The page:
Hidden Tang Question

DonL

Well-Known Member
I'm wanting to use a threaded tang on a stacked leather handle and in the future on hidden tang knives. I don't have a welder to weld a bolt onto the tang.

What other alternatives do I have? Thought about trying to grind/file the tang down small enough to run a die over, but figured that wouldn't work too well because I know my grinding tolerances!

Suggestions would be appreciated.
 

arock

Well-Known Member
I tried the die method it didn't work for me it was my first time ever trying it but I watched some youtube videos on how to use it but the tang seemed to be to hard for the die I didn't buy a high end set thought so that could be the cause. But you have a great question I hope you get some good answers I will be following this thread to figure out what to do.
 
If you thread the tang you either need to do it before heat treat or soften the tang after heat treat with a torch. If you do it when the steel is annealed its really easy. You can also cut/file a slot in one end of a threaded collar and pin it to the end of the tang. I used to have a picture of that type of construction but lost it when my computer died and I haven't taken another one yet. Maybe someone else can post a pic for you guys.
Another way is to solder/braze a piece of threaded rod to the tang. If you use that method be sure you make the joint at least 45 degrees to increase the surface area. A 90 degree joint is easy to break but the 45 degree joint works well if soldered properly.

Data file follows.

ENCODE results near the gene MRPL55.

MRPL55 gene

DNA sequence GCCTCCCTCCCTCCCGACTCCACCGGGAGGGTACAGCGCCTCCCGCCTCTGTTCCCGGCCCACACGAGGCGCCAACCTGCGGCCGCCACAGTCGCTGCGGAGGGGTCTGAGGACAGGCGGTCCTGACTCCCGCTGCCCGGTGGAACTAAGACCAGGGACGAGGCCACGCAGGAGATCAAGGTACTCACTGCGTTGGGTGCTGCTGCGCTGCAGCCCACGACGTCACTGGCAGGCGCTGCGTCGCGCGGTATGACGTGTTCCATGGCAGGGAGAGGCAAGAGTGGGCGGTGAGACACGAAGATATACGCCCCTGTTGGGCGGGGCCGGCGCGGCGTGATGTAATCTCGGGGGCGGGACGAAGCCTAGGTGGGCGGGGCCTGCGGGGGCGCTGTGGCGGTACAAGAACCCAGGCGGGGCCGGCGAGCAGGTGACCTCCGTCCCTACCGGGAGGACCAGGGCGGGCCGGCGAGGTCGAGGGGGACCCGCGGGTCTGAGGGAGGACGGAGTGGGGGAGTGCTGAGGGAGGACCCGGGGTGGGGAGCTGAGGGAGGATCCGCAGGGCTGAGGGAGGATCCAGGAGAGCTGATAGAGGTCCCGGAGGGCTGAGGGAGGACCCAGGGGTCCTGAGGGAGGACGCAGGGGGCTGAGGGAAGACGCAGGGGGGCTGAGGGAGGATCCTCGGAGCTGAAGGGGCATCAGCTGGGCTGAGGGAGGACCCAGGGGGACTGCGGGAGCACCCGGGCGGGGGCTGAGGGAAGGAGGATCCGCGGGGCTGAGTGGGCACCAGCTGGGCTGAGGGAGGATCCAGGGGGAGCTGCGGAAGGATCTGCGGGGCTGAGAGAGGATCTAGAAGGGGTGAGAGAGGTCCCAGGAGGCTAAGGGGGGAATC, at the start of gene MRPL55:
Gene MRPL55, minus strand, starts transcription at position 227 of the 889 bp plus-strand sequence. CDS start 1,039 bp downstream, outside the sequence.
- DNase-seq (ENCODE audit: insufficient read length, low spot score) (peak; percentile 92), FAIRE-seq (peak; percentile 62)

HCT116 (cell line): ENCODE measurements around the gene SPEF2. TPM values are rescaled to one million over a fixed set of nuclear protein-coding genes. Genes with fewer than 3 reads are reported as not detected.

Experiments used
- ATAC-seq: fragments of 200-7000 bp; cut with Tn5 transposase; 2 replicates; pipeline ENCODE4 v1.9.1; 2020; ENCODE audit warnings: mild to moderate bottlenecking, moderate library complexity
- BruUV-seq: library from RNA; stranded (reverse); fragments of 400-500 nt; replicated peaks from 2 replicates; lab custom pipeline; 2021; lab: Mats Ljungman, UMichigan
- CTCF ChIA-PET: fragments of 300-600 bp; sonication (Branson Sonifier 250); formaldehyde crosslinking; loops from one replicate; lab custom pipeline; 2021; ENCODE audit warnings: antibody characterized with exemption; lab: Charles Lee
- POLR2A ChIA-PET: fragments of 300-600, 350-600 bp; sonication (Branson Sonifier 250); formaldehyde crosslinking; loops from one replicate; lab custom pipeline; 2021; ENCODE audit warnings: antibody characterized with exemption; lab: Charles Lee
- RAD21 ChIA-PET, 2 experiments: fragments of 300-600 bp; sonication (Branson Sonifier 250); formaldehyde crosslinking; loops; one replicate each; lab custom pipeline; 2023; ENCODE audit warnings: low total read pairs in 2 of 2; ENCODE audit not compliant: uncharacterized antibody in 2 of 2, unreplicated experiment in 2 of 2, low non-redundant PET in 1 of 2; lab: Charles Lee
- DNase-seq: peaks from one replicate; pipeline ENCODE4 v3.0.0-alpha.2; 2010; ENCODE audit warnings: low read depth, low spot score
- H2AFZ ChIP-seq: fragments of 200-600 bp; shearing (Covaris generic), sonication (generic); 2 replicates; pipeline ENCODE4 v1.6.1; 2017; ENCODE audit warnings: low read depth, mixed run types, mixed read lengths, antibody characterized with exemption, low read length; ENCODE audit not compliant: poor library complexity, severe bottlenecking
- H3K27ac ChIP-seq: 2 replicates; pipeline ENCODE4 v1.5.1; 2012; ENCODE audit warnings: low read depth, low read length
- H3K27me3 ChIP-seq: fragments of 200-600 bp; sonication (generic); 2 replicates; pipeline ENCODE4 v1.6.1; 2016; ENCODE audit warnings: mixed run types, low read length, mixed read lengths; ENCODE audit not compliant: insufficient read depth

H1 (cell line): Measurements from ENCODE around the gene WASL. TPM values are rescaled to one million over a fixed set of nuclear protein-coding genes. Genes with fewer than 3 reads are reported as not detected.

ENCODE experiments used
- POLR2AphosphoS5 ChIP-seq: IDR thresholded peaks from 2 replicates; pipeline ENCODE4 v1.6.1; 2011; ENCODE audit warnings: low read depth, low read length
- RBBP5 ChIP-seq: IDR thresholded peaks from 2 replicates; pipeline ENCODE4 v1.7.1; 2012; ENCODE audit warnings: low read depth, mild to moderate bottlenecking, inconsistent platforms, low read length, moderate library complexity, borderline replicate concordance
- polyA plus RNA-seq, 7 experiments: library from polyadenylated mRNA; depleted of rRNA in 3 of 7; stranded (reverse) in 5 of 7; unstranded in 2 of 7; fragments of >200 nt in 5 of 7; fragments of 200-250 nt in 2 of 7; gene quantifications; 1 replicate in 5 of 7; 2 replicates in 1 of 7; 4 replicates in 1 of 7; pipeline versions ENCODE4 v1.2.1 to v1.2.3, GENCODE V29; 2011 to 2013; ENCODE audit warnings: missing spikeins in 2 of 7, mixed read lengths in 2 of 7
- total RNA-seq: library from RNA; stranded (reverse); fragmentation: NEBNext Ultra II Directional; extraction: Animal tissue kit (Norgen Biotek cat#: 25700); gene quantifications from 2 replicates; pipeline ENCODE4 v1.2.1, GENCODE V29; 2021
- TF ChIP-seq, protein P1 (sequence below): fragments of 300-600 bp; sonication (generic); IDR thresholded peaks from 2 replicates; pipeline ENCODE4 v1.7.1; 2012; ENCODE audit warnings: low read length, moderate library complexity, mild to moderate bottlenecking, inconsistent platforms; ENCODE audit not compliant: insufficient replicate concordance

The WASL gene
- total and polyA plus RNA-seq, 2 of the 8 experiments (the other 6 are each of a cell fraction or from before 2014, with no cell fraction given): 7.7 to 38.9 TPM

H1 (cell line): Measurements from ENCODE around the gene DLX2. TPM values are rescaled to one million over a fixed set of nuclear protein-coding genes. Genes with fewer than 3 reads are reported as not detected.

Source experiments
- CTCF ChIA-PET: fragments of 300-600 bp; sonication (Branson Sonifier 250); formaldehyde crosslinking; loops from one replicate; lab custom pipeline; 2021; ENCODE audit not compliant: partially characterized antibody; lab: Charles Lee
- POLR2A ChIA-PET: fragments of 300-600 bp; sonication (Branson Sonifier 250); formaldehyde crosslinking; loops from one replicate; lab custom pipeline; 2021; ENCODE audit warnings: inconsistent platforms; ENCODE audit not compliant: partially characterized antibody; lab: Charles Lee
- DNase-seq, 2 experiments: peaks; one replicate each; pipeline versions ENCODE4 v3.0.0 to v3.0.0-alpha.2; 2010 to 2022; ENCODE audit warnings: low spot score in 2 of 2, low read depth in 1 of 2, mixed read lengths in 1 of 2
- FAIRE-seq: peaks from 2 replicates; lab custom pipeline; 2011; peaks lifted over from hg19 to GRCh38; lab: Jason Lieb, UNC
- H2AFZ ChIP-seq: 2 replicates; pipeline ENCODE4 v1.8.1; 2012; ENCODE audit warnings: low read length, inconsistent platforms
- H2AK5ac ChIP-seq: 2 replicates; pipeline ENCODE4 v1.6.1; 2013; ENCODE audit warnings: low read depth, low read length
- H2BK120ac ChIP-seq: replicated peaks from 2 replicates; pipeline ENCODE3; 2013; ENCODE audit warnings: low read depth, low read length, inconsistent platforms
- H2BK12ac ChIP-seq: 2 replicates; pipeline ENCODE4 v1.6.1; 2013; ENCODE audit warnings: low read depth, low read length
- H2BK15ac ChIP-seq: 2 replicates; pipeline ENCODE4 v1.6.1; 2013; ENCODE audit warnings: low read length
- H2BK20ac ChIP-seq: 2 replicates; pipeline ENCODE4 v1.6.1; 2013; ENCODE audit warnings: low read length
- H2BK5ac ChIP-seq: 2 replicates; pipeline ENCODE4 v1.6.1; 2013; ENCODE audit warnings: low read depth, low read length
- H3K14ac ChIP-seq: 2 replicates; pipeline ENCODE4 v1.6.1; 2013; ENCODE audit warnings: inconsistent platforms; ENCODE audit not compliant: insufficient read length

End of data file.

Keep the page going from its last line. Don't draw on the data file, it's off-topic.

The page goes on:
LRB

Well-Known Member
" Another way is to solder/braze a piece of threaded rod to the tang. If you use that method be sure you make the joint at least 45 degrees to increase the surface area. A 90 degree joint is easy to break but the 45 degree joint works well if soldered properly. "

I prefer a pinned lap joint, then silver braze.
 

J. Doyle

Dealer - Purveyor
I turn the very end of my tang down and cut threads on it with a die. I use the belt grinder first, then a file. It takes about 5-10 minutes. Really not that hard at all. You should give it a try.
 

Wayne Bensinger

Well-Known Member
If your lucky enough to have a nice 9" South Bend sitting around with a 4 jaw chuck, you can turn it to an exact tolerance within 15 minutes or so, if not, then Mr. Doyle has the other method I've used. Both will work just fine, one is just a bit more accurate than the other. I'd practice first on some extra stock and with a little patience you should be able to get it done that nobody will know the difference. Both of these methods are definitely the strongest way as well. There's always that chance that the weld breaks or just about as frustrating is when it gets welded at a slight angle which almost inevitably happens when your welding something that small. Good luck, I think you'll be fine.

wayne
 
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